People who had used one hand in their gestures when talking about moving the small disk were in trouble when that disk got heavier. They took longer to complete the task than did people who used two hands in their gestures—and the more one-handed gestures they used, the longer they took.

For those who had not been asked to explain their solution (and replayed the game in the interval) were unaffected by the disk weights changing. So even though they had repeated the action with the original weights, they weren’t thrown by the unexpected changes in weights, as those who gestured with one hand were.

The findings add to the evidence that gestures make thought concrete. Related research has indicated that children can come to understand abstract concepts in mathematics and science more readily if they gesture (and perhaps if their teachers gesture).

Reference: 

[2043] Beilock, S. L., & Goldin-Meadow S.
(2010).  Gesture Changes Thought by Grounding It in Action.
Psychological Science. 21(11), 1605 - 1610.

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A positive mood allows your brain to think more creatively

February, 2011

Students who watched a video of a laughing baby or listened to a peppy Mozart piece performed better on a classification task.

A link between positive mood and creativity is supported by a study in which 87 students were put into different moods (using music and video clips) and then given a category learning task to do (classifying sets of pictures with visually complex patterns). There were two category tasks: one involved classification on the basis of a rule that could be verbalized; the other was based on a multi-dimensional pattern that could not easily be verbalized.

Happy volunteers were significantly better at learning the rule to classify the patterns than sad or neutral volunteers. There was no difference between those in a neutral mood and those in a negative mood.

It had been theorized that positive mood might only affect processes that require hypothesis testing and rule selection. The mechanism by which this might occur is through increased dopamine levels in the frontal cortex. Interestingly, however, although there was no difference in performance as a function of mood, analysis based on how closely the subjects’ responses matched an optimal strategy for the task found that, again, positive mood was of significant benefit.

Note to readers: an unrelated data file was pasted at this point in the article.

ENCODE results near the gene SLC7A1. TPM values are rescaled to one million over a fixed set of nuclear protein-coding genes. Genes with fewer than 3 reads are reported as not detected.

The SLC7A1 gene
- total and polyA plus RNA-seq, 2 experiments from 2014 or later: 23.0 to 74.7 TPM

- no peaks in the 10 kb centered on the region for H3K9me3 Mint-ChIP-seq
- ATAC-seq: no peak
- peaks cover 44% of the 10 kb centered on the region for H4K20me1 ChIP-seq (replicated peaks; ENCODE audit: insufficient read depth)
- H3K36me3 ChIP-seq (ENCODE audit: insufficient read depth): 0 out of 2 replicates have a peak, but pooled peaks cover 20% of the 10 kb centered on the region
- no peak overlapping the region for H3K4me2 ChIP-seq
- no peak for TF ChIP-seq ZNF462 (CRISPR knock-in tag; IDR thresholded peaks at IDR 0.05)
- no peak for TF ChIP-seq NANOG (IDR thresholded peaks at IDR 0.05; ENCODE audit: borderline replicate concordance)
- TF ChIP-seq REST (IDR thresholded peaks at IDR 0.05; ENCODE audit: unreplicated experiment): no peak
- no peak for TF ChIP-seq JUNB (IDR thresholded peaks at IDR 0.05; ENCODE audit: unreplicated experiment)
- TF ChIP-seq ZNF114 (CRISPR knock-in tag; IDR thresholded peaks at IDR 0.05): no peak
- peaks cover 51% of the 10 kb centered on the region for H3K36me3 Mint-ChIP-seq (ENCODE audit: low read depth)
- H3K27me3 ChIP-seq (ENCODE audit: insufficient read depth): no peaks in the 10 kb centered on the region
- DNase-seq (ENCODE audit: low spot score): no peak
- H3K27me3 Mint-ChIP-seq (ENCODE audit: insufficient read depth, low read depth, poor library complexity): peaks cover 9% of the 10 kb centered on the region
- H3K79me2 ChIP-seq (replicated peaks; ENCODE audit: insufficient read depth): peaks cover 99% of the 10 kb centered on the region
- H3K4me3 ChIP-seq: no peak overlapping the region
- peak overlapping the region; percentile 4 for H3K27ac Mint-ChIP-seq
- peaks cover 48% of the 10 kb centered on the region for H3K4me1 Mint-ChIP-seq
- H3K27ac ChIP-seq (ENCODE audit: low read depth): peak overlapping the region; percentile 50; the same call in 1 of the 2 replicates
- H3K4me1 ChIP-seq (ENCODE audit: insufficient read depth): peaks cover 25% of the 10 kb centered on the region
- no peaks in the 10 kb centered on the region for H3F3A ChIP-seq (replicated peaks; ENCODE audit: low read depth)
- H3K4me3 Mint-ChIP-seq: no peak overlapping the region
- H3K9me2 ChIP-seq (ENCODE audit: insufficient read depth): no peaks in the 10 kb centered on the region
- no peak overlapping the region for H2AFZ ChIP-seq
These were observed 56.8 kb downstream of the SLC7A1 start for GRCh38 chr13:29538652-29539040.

The researchers suggest that this effect of positive mood may be the reason behind people liking to watch funny videos at work — they’re trying to enhance their performance by putting themselves in a good mood.

The music and video clips were rated for their mood-inducing effects. Mozart’s “Eine Kleine Nachtmusik—Allegro” was the highest rated music clip (at an average rating of 6.57 on a 7-point scale), Vivaldi’s Spring was next at 6.14. The most positive video was that of a laughing baby (6.57 again), with Whose Line is it Anyway sound effects scoring close behind (6.43).

Reference: 

[2054] Nadler, R. T., Rabi R., & Minda J P.
(2010).  Better Mood and Better Performance.
Psychological Science. 21(12), 1770 - 1776.

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Two heads are not always better than one

September, 2010

A study of joint decision-making has found collaborative decisions are better, unless one of the individuals is unknowingly working with flawed information.

There’s been a lot of discussion, backed by some evidence, that groups are ‘smarter’ than the individuals in them, that groups make better decisions than individuals. But it is not, of course, as simple as that, and a recent study speaks to the limits of this principle. The study involved pairs of volunteers who were asked to detect a very weak signal that was shown on a computer screen. If they disagreed about when the signal occurred, then they talked together until they agreed on a joint decision. The results showed that joint decisions were better than the decision made by the better-performing individual (as long as they could talk it over).